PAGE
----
Toward the development of biomimetic injectable and macroporous biohydrogels for regenerative medicine.

Repair medicine

Repairing or replacing damaged human tissues has been the ambitious goal of regenerative medicine for over 25years.


One promising approach is the use of hydrated three-dimensional scaffolds, known as hydrogels, which have had good results repairing tissues in pre-clinical trials.


Benefiting from breakthrough advances in the field of biology, and more particularly regarding cell/matrix interactions, these hydrogels are now designed to recapitulate some of the fundamental cues of native environments to drive the local tissue regeneration. We highlight the key parameters that are required for the development of smart and biomimetic hydrogels. We also review the wide variety of polymers, crosslinking methods, and manufacturing processes that have been developed over the years.


Of particular interest is the emergence of supramolecular chemistries, allowing for the development of highly functional and reversible biohydrogels. Moreover, advances in computer assisted design and three-dimensional printing have revolutionized the production of macroporous hydrogels and allowed for

more complex designs than ever before with the opportunity to develop fully reconstituted organs.


Today, the field of biohydrogels for regenerative medicine is a prolific area of research with applications for most bodily tissues. On top of these applications, injectable hydrogels and macroporous hydrogels (foams) were found to be the most successful. While commonly associated with cells or biologics as drug delivery systems to increase therapeutic outcomes, they are steadily being used in the emerging fields of organs-on-chip and hydrogel-assisted cell therapy. To highlight these advances, we review some of the recent developments that have been achieved for the regeneration of tissues, focusing on the articular cartilage, bone, cardiac, and neural tissues. These biohydrogels are associated with improved cartilage and bone defects regeneration, reduced left ventricular dilation upon myocardial infarction and display promising results repairing neural lesions.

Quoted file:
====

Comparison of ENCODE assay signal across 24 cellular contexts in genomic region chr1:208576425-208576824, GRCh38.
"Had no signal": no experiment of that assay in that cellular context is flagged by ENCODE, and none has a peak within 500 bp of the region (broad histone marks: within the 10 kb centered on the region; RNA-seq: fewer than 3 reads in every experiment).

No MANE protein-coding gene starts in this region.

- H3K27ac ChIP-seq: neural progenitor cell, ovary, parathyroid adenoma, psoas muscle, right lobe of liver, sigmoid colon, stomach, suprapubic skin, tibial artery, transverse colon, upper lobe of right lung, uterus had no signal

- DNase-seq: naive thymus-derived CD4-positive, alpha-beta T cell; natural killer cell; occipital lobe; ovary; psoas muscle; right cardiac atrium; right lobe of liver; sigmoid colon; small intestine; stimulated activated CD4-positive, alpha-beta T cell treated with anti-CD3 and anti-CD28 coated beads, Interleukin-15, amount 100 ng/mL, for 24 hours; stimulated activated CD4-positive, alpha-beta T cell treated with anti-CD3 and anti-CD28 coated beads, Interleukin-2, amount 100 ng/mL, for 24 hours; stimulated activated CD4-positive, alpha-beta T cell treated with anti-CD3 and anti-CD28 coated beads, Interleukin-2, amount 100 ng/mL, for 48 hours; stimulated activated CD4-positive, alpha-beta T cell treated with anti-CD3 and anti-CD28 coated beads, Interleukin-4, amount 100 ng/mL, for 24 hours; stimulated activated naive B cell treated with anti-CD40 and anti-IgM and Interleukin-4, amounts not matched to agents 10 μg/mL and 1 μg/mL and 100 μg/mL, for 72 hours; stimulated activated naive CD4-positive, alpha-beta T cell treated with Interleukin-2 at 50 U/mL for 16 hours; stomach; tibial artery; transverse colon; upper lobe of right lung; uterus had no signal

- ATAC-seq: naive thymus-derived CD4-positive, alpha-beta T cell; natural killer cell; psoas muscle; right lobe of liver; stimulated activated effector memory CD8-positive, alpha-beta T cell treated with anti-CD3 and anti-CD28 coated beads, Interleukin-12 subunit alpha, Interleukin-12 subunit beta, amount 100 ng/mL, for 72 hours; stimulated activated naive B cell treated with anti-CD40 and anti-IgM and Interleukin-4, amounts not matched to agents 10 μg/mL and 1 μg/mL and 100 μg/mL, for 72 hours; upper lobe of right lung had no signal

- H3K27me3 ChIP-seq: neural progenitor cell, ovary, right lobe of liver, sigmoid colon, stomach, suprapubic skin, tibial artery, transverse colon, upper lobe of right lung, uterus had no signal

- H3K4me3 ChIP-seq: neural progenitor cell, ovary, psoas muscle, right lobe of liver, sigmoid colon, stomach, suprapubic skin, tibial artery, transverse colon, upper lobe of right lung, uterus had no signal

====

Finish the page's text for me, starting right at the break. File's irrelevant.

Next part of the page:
Combining the benefits from each of these areas reviewed above, we envision that an injectable biohydrogel foam loaded with either stem cells or their secretome is the most promising hydrogel solution to trigger tissue regeneration.


A paradigm shift is occurring where the combined efforts of fundamental and applied sciences head toward the development of hydrogels restoring tissue functions, serving as drug screening platforms or recreating complex organs.